Tag Archives: air travel

Addis Ababa (unexpectedly)

Friday 20th January 2023, 7.05am (day 4,166)

Addis Ababa, 20/1/23

Until late morning yesterday, if you’d have suggested this blog might feature the capital of Ethiopia at some point in the near future, I would not have treated you seriously, but it’s amazing where one ends up (at 7 in the morning) when airlines are obliged to work out alternative routes of travel for passengers let down by non-optimal handling of local weather conditions (see yesterday). In fact I have always quite wanted to go to Ethiopia, it’s definitely on the bucket list — but a 90-minute stopover in Addis Ababa airport won’t really count when I come to sum up the itinerary of my life at some future date. It looked good from the plane, though, and one day I might come back. I like the flash of sunlight off the building to the right. Always get a window seat — always.

Tagged , , , , , , , , ,

View from Terminal 2

Thursday 19th January 2023, 4.20pm (day 4,165)

Airport sunset, 19/1/23

At the point in time that this photo was taken, I should have been somewhere over the Congo, maybe Zambia. This, however, is definitely not the interior of Africa. Having got up at 4am, by 6am I and a few dozen other people were sitting on a plane at Manchester Airport waiting to depart, only then the powers-that-be decided that due to a few snowflakes falling, nothing could move. Time passed, and by 9am we were all back in Terminal 2, the MAN – AMS leg of my journey wiped from existence. (Other excessive flight delays to have featured on here: Bergen, Nov. 2012; Keflavik, Jul.2019 [still the epitome].)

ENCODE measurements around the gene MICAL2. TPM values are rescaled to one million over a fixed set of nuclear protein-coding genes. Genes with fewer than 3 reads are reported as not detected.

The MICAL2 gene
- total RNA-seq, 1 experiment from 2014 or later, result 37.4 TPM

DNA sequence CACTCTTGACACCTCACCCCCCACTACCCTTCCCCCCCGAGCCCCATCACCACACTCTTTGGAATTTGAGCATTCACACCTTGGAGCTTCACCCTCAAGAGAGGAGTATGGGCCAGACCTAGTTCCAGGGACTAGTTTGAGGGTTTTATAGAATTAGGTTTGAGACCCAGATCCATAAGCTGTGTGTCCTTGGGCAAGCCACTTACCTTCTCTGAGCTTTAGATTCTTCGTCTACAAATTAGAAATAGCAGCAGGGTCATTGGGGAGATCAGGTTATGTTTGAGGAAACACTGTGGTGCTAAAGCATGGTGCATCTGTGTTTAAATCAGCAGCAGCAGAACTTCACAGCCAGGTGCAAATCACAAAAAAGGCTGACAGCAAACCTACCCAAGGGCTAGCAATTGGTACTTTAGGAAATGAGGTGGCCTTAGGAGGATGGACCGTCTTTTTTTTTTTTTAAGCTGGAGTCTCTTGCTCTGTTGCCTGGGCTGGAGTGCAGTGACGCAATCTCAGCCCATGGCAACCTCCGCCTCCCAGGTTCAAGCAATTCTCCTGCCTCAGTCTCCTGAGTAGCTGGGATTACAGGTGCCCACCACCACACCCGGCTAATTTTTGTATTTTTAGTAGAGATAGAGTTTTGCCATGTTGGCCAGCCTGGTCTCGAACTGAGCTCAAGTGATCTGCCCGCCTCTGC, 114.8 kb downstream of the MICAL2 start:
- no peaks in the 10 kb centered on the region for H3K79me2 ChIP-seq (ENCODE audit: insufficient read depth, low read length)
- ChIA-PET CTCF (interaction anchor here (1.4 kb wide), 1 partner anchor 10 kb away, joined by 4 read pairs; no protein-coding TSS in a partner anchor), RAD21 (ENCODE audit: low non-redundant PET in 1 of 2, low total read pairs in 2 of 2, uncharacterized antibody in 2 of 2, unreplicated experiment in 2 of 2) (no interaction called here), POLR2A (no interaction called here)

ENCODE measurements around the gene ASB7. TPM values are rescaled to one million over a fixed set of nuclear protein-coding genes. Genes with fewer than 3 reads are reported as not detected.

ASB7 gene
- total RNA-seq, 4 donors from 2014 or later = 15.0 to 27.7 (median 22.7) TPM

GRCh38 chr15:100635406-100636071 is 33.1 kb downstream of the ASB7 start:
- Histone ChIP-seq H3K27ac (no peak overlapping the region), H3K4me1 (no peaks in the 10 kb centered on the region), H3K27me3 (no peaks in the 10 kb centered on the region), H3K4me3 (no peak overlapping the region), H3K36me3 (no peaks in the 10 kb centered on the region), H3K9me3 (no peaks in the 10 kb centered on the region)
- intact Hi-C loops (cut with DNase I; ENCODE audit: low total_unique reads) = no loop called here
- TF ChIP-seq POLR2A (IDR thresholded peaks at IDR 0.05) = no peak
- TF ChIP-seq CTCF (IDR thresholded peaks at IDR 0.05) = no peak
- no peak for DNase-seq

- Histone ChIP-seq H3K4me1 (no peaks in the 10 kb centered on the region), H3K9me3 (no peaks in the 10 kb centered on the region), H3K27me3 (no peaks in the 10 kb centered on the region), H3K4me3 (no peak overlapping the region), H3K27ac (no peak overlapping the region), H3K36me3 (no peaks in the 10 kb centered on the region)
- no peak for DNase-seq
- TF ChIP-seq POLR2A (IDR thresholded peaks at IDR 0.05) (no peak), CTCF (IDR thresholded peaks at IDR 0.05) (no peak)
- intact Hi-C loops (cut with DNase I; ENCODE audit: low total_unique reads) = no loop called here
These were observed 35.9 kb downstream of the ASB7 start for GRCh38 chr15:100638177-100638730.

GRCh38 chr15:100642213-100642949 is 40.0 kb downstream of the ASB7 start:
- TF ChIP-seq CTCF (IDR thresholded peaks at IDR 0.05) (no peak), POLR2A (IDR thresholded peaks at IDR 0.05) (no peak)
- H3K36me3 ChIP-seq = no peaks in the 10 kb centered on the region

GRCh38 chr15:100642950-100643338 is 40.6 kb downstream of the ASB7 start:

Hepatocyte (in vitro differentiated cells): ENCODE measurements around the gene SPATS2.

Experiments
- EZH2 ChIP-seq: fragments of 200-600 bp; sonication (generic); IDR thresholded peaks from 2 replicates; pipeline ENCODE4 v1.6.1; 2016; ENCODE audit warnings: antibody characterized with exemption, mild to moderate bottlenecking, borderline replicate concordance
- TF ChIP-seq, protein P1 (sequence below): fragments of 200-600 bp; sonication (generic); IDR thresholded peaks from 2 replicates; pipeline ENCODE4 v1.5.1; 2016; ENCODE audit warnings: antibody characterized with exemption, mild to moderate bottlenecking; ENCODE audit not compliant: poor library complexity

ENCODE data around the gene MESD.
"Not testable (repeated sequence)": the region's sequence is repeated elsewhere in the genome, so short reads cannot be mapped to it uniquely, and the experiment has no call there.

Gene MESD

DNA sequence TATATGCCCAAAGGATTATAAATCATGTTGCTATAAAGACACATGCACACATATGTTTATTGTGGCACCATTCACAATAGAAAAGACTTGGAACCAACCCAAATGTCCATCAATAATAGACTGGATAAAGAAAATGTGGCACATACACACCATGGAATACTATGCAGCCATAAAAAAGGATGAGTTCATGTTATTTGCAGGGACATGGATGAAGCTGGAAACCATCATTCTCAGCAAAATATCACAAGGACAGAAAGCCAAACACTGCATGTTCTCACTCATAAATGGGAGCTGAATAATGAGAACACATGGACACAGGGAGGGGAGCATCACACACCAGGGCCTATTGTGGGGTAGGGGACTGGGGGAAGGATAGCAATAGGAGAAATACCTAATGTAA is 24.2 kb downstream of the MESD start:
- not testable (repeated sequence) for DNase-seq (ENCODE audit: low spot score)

I finally left the ground about two and a half hours after capturing this shot. I will still make my final destination, and already know that a completely unexpected new country is going to make the blog tomorrow, perhaps that can be seen as a minor compensation. At least I won’t be seeing any more snow for a couple of weeks, that’s guaranteed.

Tagged , , , , , , , ,

The dune sea, at sunset

Wednesday 1st December 2021, 4.45pm (day 3,751)

Dune sea, 1/12/21

The flight home. The Sahara looked astonishing: this was a day when I wish I could break my own rules and post more than one photo. The River Niger certainly was worth seeing, a braid of blue and green running through a sandy wasteland. We must have crossed that somewhere in Mali.

But instead I will go with this shot; for much of the three hours it took to cross the desert I was thinking, hmmm, well it’s certainly barren, but more rocky than sandy. But then came this sea, this ocean of dunes, tinged by the setting sun. This must be far enough north to be somewhere in Algeria. Not that national boundaries really mean a lot here. If anything this is Arrakis. Had a gigantic sandworm crested out of this stuff with Fremen on its back, I would not have been surprised.

Tagged , , , , , , , , , ,

Arrival on St Helena

Tuesday 9th November 2021, 12.25pm (day 3,729)

Arrival on St Helena, 9/11/21

Is this working? Hmmm, seems to be.

OK then, I am successfully online on one of the world’s most remote islands, 1,200 miles from the nearest other land. The landing — on a bare airstrip perched on top of piles of volcanic cinder — was not as rough as I’d been led to believe it might be. Ten days of quarantine await, however; you and I both will have plenty of opportunities to inspect my accommodation between now and my release on Friday 19th.